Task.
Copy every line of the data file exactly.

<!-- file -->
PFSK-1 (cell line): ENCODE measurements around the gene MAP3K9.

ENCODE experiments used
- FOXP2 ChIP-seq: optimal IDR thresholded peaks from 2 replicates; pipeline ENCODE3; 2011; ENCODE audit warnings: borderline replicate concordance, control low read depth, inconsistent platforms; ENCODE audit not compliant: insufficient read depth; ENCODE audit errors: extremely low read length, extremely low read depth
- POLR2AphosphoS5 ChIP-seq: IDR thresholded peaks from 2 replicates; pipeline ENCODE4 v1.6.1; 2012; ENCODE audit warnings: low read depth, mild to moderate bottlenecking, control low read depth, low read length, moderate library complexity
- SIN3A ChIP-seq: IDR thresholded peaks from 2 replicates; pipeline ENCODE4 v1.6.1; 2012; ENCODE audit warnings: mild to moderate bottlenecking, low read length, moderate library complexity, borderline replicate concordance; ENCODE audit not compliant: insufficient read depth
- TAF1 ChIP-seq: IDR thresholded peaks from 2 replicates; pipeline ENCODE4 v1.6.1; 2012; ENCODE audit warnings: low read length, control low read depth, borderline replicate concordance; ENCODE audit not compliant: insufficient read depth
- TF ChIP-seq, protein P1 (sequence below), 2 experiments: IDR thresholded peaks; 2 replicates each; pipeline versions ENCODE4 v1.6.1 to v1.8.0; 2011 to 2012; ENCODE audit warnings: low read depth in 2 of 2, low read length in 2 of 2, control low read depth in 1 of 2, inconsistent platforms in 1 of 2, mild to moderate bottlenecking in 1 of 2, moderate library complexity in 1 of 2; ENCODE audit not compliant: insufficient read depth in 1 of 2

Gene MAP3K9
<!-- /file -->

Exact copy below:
PFSK-1 (cell line): ENCODE measurements around the gene MAP3K9.

ENCODE experiments used
- FOXP2 ChIP-seq: optimal IDR thresholded peaks from 2 replicates; pipeline ENCODE3; 2011; ENCODE audit warnings: borderline replicate concordance, control low read depth, inconsistent platforms; ENCODE audit not compliant: insufficient read depth; ENCODE audit errors: extremely low read length, extremely low read depth
- POLR2AphosphoS5 ChIP-seq: IDR thresholded peaks from 2 replicates; pipeline ENCODE4 v1.6.1; 2012; ENCODE audit warnings: low read depth, mild to moderate bottlenecking, control low read depth, low read length, moderate library complexity
- SIN3A ChIP-seq: IDR thresholded peaks from 2 replicates; pipeline ENCODE4 v1.6.1; 2012; ENCODE audit warnings: mild to moderate bottlenecking, low read length, moderate library complexity, borderline replicate concordance; ENCODE audit not compliant: insufficient read depth
- TAF1 ChIP-seq: IDR thresholded peaks from 2 replicates; pipeline ENCODE4 v1.6.1; 2012; ENCODE audit warnings: low read length, control low read depth, borderline replicate concordance; ENCODE audit not compliant: insufficient read depth
- TF ChIP-seq, protein P1 (sequence below), 2 experiments: IDR thresholded peaks; 2 replicates each; pipeline versions ENCODE4 v1.6.1 to v1.8.0; 2011 to 2012; ENCODE audit warnings: low read depth in 2 of 2, low read length in 2 of 2, control low read depth in 1 of 2, inconsistent platforms in 1 of 2, mild to moderate bottlenecking in 1 of 2, moderate library complexity in 1 of 2; ENCODE audit not compliant: insufficient read depth in 1 of 2

Gene MAP3K9